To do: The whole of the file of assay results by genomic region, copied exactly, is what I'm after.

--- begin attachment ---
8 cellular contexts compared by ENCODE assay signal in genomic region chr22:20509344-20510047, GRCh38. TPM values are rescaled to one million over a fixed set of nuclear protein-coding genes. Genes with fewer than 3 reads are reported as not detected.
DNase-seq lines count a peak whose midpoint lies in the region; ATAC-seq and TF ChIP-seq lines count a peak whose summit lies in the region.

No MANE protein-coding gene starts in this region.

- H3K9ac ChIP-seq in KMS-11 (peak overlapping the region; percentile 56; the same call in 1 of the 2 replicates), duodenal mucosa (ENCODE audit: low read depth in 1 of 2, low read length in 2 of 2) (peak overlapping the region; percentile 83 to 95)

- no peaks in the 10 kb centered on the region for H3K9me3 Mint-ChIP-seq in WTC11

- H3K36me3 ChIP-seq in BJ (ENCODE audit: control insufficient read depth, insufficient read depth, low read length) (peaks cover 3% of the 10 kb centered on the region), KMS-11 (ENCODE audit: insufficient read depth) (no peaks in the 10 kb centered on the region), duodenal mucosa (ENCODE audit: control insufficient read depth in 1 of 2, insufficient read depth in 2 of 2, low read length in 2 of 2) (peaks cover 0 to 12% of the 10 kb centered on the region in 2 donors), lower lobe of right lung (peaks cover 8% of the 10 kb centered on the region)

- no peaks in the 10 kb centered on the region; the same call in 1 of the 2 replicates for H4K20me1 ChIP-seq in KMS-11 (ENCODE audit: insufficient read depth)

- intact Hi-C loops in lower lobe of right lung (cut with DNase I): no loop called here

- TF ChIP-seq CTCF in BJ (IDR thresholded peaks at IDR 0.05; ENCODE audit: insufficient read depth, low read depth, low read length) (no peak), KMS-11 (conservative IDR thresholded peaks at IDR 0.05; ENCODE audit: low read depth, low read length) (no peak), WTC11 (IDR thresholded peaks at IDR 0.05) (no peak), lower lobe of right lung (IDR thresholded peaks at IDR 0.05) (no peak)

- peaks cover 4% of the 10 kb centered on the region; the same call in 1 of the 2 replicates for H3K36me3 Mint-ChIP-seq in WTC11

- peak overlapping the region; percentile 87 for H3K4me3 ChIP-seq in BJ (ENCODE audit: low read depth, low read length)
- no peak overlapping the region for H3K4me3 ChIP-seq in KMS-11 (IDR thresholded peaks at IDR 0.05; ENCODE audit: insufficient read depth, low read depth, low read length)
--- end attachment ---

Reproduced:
8 cellular contexts compared by ENCODE assay signal in genomic region chr22:20509344-20510047, GRCh38. TPM values are rescaled to one million over a fixed set of nuclear protein-coding genes. Genes with fewer than 3 reads are reported as not detected.
DNase-seq lines count a peak whose midpoint lies in the region; ATAC-seq and TF ChIP-seq lines count a peak whose summit lies in the region.

No MANE protein-coding gene starts in this region.

- H3K9ac ChIP-seq in KMS-11 (peak overlapping the region; percentile 56; the same call in 1 of the 2 replicates), duodenal mucosa (ENCODE audit: low read depth in 1 of 2, low read length in 2 of 2) (peak overlapping the region; percentile 83 to 95)

- no peaks in the 10 kb centered on the region for H3K9me3 Mint-ChIP-seq in WTC11

- H3K36me3 ChIP-seq in BJ (ENCODE audit: control insufficient read depth, insufficient read depth, low read length) (peaks cover 3% of the 10 kb centered on the region), KMS-11 (ENCODE audit: insufficient read depth) (no peaks in the 10 kb centered on the region), duodenal mucosa (ENCODE audit: control insufficient read depth in 1 of 2, insufficient read depth in 2 of 2, low read length in 2 of 2) (peaks cover 0 to 12% of the 10 kb centered on the region in 2 donors), lower lobe of right lung (peaks cover 8% of the 10 kb centered on the region)

- no peaks in the 10 kb centered on the region; the same call in 1 of the 2 replicates for H4K20me1 ChIP-seq in KMS-11 (ENCODE audit: insufficient read depth)

- intact Hi-C loops in lower lobe of right lung (cut with DNase I): no loop called here

- TF ChIP-seq CTCF in BJ (IDR thresholded peaks at IDR 0.05; ENCODE audit: insufficient read depth, low read depth, low read length) (no peak), KMS-11 (conservative IDR thresholded peaks at IDR 0.05; ENCODE audit: low read depth, low read length) (no peak), WTC11 (IDR thresholded peaks at IDR 0.05) (no peak), lower lobe of right lung (IDR thresholded peaks at IDR 0.05) (no peak)

- peaks cover 4% of the 10 kb centered on the region; the same call in 1 of the 2 replicates for H3K36me3 Mint-ChIP-seq in WTC11

- peak overlapping the region; percentile 87 for H3K4me3 ChIP-seq in BJ (ENCODE audit: low read depth, low read length)
- no peak overlapping the region for H3K4me3 ChIP-seq in KMS-11 (IDR thresholded peaks at IDR 0.05; ENCODE audit: insufficient read depth, low read depth, low read length)